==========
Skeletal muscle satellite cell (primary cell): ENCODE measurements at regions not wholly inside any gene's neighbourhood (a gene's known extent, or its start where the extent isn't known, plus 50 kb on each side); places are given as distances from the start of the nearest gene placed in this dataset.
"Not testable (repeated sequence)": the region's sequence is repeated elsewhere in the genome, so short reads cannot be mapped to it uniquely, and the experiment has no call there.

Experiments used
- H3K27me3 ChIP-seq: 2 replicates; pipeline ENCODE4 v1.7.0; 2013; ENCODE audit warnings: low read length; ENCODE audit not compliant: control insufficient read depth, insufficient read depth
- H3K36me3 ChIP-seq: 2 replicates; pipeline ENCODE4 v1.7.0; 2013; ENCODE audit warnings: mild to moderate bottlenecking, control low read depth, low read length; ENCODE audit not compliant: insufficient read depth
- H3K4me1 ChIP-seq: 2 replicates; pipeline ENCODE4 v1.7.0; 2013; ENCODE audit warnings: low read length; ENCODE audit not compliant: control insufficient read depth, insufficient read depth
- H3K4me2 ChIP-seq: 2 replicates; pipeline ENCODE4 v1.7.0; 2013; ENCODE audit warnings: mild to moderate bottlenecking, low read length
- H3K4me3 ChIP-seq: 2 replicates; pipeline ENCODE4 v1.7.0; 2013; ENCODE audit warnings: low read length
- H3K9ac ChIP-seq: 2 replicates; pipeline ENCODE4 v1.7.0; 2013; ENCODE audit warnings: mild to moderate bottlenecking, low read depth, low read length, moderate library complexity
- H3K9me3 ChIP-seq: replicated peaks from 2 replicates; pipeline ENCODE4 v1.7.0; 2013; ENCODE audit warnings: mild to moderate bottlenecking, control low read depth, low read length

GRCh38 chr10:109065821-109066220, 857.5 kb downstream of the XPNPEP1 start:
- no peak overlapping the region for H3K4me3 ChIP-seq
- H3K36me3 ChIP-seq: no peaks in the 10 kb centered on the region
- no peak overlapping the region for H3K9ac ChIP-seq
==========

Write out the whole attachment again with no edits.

Skeletal muscle satellite cell (primary cell): ENCODE measurements at regions not wholly inside any gene's neighbourhood (a gene's known extent, or its start where the extent isn't known, plus 50 kb on each side); places are given as distances from the start of the nearest gene placed in this dataset.
"Not testable (repeated sequence)": the region's sequence is repeated elsewhere in the genome, so short reads cannot be mapped to it uniquely, and the experiment has no call there.

Experiments used
- H3K27me3 ChIP-seq: 2 replicates; pipeline ENCODE4 v1.7.0; 2013; ENCODE audit warnings: low read length; ENCODE audit not compliant: control insufficient read depth, insufficient read depth
- H3K36me3 ChIP-seq: 2 replicates; pipeline ENCODE4 v1.7.0; 2013; ENCODE audit warnings: mild to moderate bottlenecking, control low read depth, low read length; ENCODE audit not compliant: insufficient read depth
- H3K4me1 ChIP-seq: 2 replicates; pipeline ENCODE4 v1.7.0; 2013; ENCODE audit warnings: low read length; ENCODE audit not compliant: control insufficient read depth, insufficient read depth
- H3K4me2 ChIP-seq: 2 replicates; pipeline ENCODE4 v1.7.0; 2013; ENCODE audit warnings: mild to moderate bottlenecking, low read length
- H3K4me3 ChIP-seq: 2 replicates; pipeline ENCODE4 v1.7.0; 2013; ENCODE audit warnings: low read length
- H3K9ac ChIP-seq: 2 replicates; pipeline ENCODE4 v1.7.0; 2013; ENCODE audit warnings: mild to moderate bottlenecking, low read depth, low read length, moderate library complexity
- H3K9me3 ChIP-seq: replicated peaks from 2 replicates; pipeline ENCODE4 v1.7.0; 2013; ENCODE audit warnings: mild to moderate bottlenecking, control low read depth, low read length

GRCh38 chr10:109065821-109066220, 857.5 kb downstream of the XPNPEP1 start:
- no peak overlapping the region for H3K4me3 ChIP-seq
- H3K36me3 ChIP-seq: no peaks in the 10 kb centered on the region
- no peak overlapping the region for H3K9ac ChIP-seq